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Panthers’ Greg Olsen: No ‘quick fixes’ in the NFL

The Carolina Panthers (6-4) are in a bit of a bind.

In Sunday’s 20-19 road loss to the Detroit Lions, Carolina made entirely too many mistakes. Balls were dropped, the Panthers left four points out in the ether when placekicker Graham Gano missed a field goal and an extra point, cornerback James Bradberry gave up two explosive plays for touchdowns and quarterback Cam Newton misfired on an open two-point conversion attempt for the go-ahead score.

It was the Panthers’ second straight loss, and a poor response to a 52-21 drubbing by Pittsburgh 10 days earlier.

Carolina needs a fix. But there isn’t a quick one.

“There are no quick fixes in the NFL. It’s too hard,” tight end Greg Olsen said Monday. “These other teams are good, too. There’s no magic wand. You don’t just all of the sudden say, ‘Oh, we’ll be (playing at home) so we’ll be all right.’ All of the sudden you say ‘Oh, we’re going to do more of X, Y or Z and we’re going to be fine.’

“That’s just not how it works. Every team every week makes adjustments, no different than you. So we have to figure out what causes us to have lapses at the wrong times. We need to figure out what causes us to not execute, or not perform, make mistakes.”

Still, a “quick fix” would be pretty handy right about now. Carolina’s in a bit of a time crunch, because Sunday’s game against the Seattle Seahawks just got a lot more important.

“We obviously have a big challenge this week with Seattle coming in,” Olsen said. “A team that is a little different defensively, personnel-wise, than we’ve played over the years, kind of a lot of new faces. But a lot of the same style, same culture. Used to winning. Used to playing well. So it’s a good challenge.”

And there are postseason implications, too.

New Orleans (9-1) is running away with the NFC South and Carolina will face the Saints twice in a brutal three-game stretch to end the regular season.

A loss to the Seahawks (5-5) could very well come back to haunt the Panthers in late December. With a victory, Seattle could control its playoff fate.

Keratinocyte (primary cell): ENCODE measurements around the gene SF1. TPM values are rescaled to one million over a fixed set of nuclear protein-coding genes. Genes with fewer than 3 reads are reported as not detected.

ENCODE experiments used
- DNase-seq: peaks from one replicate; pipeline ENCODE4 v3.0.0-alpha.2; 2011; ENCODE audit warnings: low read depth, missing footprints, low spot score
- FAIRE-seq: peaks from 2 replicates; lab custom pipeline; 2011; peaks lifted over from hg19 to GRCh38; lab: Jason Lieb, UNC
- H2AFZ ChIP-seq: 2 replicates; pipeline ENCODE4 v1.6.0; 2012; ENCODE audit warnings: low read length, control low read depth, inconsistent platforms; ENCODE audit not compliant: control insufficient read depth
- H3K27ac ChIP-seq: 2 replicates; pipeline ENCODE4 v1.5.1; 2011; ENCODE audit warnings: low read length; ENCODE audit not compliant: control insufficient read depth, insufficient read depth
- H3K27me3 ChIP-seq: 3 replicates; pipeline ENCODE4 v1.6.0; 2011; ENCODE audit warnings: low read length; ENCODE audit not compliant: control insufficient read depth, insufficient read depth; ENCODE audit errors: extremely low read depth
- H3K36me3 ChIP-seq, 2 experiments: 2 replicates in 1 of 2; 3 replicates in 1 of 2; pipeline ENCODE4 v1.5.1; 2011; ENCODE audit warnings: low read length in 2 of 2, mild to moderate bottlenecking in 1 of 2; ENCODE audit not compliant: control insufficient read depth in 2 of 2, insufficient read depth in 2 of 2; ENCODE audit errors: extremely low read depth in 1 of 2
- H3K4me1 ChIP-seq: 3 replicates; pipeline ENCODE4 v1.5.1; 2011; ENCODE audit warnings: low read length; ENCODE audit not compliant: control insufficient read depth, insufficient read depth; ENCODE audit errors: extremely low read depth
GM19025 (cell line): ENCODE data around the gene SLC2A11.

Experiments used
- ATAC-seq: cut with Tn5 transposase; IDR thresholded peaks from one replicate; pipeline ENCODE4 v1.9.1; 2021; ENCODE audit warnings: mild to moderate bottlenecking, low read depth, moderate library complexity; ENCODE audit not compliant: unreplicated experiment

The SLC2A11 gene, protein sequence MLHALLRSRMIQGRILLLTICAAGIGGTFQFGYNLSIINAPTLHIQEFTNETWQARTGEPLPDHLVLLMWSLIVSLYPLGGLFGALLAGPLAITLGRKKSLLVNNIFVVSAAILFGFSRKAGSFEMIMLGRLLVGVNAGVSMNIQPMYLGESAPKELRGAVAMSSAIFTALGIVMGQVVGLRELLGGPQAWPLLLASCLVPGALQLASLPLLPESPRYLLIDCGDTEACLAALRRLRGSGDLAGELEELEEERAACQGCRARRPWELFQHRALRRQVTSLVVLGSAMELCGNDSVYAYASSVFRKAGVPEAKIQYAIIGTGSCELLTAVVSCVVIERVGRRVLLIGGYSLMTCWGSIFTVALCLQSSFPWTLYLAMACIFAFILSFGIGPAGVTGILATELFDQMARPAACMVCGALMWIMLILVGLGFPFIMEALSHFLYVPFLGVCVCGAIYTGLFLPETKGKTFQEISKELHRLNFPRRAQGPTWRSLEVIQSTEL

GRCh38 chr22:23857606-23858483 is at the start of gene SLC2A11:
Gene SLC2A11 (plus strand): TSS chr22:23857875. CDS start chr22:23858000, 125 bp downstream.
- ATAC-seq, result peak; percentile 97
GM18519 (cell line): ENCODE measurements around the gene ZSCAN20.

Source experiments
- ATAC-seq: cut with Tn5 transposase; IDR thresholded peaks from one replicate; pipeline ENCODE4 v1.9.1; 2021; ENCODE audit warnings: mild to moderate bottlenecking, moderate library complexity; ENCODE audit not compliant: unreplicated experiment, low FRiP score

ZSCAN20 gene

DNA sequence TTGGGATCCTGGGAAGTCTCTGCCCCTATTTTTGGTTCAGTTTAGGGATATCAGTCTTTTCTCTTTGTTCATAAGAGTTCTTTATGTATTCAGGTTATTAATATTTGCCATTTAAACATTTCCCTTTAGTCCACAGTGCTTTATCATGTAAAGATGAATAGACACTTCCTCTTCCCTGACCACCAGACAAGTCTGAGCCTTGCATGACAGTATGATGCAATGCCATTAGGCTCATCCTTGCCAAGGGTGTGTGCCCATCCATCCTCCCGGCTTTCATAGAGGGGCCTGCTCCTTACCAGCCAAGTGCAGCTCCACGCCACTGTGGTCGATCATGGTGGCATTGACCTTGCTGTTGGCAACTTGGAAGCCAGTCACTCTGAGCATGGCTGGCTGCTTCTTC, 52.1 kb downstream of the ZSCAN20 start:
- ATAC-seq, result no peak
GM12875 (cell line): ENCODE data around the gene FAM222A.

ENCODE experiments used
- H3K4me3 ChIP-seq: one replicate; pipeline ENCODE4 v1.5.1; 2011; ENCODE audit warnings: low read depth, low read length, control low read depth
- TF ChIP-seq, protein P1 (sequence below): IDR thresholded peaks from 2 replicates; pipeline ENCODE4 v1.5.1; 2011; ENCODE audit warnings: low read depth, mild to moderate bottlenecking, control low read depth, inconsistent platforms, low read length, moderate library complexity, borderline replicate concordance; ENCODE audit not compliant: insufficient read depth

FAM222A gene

But the Panthers can’t start thinking about any of that, according to Olsen.

“We just have to dial in now,” he said. “We’ve got a heck of a stretch. We can’t worry about what New Orleans is doing. We have to stop worrying about playoff pictures.

“We just have to win a game. In this league, it’s so easy to get caught up in, ‘Well, if this team loses, and this team wins, we get there, we can have home field. … But if we don’t win, we’re not going to be in the playoffs!

“So we just have to narrow it down. Win one game. Then worry about everything else.”

Still, more than ever, the Panthers look like a team that, if they do make the playoffs, will have to play a stretch of the postseason on the road. And Carolina is 1-4 on the road, with its only win away from home coming against a Philadelphia team that has proved to be without teeth this season.

They’ll have a few chances coming up. After Sunday’s home game against Seattle, the Panthers face another two-game road stretch — but it’s against the Browns (3-6) and the Buccaneers (3-7).

There’s a chance to start stacking victories before it’s too late.

Carolina has to be on an upswing by the time New Orleans comes to town in Week 15.

And while it’s not a “quick fix,” finding more consistency in all three phases is certainly a good start toward flipping the momentum of Carolina’s season, and then maintaining a hold on it.

“That’s the nature of the NFL,” said Olsen. “The teams that ride that wave — when they’re high, they’re over the moon, when they’re low they’re (gestures downward) — those teams struggle.

“You can’t be an up-and-down emotional roller coaster in this league to last for a long time and have success. It just doesn’t work. The teams that ride the bad and handle the good the best, are the teams that have prolonged success.”

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